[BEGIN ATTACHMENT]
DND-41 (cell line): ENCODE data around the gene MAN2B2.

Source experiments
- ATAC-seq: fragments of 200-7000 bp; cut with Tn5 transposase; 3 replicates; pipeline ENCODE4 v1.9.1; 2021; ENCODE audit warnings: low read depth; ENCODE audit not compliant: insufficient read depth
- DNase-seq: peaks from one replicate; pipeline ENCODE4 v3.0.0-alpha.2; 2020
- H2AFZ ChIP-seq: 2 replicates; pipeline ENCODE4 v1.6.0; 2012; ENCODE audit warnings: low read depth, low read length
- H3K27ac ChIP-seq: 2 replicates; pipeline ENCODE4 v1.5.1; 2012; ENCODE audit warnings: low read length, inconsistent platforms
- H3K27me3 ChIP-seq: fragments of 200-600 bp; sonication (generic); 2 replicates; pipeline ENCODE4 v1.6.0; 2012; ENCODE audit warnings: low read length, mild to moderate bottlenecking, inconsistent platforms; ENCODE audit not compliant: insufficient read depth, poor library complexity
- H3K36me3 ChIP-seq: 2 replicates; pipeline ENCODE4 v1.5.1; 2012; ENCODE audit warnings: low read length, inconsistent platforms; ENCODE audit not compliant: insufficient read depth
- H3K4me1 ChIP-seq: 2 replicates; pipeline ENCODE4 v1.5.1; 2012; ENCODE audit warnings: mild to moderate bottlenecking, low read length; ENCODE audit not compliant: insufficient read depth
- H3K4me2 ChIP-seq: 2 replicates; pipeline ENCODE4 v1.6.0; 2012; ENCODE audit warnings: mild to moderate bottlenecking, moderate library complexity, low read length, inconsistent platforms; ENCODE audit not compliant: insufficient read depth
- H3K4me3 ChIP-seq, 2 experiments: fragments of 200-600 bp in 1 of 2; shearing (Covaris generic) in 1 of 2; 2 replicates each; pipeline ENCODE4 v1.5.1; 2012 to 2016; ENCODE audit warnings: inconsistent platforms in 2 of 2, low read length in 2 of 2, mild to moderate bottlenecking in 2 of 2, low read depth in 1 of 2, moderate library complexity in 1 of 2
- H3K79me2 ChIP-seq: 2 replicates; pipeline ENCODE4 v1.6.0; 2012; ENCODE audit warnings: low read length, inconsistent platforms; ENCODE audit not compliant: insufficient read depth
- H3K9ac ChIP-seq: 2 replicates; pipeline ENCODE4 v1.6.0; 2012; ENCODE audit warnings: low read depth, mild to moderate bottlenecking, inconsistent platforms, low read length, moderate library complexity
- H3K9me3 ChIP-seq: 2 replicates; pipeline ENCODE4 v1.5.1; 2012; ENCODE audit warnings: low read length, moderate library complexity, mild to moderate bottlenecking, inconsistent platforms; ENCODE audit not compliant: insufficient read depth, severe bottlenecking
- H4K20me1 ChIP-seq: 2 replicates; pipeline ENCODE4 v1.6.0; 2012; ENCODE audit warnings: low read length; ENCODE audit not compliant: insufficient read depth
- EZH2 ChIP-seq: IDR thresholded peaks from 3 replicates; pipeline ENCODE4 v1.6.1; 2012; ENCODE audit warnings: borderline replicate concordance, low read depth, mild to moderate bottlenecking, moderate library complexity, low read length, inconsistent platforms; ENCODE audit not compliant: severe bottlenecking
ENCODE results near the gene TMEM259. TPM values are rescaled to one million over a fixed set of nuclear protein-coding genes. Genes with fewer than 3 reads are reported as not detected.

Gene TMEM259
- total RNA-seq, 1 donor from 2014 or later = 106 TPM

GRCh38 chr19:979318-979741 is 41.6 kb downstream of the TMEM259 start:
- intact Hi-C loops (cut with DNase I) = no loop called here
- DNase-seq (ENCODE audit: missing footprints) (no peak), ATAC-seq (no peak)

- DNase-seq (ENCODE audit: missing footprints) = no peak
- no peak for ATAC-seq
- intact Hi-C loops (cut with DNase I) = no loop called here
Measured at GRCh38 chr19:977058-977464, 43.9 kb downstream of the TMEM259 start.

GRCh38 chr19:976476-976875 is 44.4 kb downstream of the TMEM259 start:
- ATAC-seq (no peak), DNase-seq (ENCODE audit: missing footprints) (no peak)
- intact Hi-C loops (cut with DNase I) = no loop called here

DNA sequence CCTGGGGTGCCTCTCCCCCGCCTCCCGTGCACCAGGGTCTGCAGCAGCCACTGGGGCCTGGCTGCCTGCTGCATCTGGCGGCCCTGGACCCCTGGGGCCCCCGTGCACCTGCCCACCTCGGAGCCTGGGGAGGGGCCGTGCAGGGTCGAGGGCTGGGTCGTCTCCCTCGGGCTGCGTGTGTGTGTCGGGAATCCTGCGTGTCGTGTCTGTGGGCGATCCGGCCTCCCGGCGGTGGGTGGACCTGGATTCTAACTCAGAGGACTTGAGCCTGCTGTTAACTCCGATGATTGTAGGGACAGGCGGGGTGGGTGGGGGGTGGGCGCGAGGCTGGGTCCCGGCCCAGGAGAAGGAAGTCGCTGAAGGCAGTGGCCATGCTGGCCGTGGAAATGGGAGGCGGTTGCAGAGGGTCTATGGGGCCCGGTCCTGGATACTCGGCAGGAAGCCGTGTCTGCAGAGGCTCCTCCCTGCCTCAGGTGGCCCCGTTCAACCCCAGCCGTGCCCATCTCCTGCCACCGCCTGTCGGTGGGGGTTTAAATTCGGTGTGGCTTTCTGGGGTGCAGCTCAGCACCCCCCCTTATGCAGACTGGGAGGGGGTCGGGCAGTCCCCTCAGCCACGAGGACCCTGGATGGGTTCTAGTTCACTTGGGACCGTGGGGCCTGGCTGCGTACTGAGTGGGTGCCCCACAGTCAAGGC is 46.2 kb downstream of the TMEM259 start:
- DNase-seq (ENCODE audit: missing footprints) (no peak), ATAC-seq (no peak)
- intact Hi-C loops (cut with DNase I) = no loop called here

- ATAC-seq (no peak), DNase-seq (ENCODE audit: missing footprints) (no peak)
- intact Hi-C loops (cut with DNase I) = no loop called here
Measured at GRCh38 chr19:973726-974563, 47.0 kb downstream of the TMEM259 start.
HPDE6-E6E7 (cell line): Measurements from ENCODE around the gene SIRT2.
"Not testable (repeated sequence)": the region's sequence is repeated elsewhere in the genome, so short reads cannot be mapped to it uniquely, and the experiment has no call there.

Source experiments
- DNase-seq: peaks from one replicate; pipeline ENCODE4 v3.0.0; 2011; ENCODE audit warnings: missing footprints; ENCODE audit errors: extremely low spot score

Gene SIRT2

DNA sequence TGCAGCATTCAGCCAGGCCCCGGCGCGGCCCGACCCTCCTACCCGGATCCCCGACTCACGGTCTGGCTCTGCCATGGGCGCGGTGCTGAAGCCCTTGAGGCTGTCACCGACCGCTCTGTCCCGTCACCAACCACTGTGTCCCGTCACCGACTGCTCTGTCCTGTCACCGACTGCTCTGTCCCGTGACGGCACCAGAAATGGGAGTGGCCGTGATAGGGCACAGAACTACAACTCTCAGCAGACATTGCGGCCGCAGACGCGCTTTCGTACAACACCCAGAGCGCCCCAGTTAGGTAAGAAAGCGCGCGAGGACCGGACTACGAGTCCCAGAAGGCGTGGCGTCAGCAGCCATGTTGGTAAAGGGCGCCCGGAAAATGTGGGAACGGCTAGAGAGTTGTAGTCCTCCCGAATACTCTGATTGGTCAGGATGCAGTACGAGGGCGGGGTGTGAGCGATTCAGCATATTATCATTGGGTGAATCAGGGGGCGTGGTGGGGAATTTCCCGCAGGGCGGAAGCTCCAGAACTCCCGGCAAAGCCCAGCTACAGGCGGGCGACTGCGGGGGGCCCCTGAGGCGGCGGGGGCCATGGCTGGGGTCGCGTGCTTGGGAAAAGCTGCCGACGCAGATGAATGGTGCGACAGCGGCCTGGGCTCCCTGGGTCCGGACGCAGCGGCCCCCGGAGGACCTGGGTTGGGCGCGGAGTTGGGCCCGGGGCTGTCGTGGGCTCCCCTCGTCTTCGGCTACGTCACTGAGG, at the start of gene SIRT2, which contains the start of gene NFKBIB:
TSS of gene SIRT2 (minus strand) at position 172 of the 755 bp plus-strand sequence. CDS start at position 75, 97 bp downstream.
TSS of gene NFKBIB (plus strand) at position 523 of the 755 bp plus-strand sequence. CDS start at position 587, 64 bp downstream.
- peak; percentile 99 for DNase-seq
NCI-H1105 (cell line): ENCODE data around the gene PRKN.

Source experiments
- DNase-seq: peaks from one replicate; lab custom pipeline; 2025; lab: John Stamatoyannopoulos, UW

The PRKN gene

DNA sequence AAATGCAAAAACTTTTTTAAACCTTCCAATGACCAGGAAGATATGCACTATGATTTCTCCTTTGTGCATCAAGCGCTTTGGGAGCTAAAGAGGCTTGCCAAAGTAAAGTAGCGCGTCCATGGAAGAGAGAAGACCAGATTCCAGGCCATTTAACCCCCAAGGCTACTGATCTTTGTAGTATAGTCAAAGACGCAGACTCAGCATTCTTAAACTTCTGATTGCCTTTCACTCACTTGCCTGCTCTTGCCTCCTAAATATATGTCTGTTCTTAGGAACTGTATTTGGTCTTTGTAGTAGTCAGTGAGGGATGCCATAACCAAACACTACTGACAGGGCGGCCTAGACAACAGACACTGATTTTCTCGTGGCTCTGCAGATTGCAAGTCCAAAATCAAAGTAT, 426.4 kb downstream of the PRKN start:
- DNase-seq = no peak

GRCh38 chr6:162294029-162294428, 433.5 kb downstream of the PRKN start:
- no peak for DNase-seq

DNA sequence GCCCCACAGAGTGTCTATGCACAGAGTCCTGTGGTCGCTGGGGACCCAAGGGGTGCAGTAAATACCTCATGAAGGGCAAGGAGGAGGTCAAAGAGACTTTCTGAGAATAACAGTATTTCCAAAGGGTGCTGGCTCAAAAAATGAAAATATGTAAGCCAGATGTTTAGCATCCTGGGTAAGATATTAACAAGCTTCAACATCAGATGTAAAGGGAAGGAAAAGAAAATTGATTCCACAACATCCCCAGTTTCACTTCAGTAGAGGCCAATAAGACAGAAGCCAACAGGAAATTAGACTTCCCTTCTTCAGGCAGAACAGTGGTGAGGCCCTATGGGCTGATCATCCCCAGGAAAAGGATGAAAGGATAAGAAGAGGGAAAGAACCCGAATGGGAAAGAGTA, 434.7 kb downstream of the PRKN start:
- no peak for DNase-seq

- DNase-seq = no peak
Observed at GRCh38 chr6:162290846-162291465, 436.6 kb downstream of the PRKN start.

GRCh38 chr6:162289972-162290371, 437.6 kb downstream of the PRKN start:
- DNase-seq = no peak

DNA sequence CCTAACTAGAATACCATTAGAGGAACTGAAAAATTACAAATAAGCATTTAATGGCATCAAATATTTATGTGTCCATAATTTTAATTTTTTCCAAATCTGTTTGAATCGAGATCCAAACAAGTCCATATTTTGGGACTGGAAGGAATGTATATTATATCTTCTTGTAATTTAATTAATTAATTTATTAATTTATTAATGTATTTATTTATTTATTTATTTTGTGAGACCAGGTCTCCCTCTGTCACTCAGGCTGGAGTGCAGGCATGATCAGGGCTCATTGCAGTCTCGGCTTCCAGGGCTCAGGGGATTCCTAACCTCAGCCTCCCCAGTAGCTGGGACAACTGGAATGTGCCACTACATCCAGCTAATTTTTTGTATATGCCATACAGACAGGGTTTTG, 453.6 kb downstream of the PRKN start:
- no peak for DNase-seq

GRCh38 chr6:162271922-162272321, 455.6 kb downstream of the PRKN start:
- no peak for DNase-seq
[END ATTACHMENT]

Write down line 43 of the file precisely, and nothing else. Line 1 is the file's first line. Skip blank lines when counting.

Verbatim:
TSS of gene NFKBIB (plus strand) at position 523 of the 755 bp plus-strand sequence. CDS start at position 587, 64 bp downstream.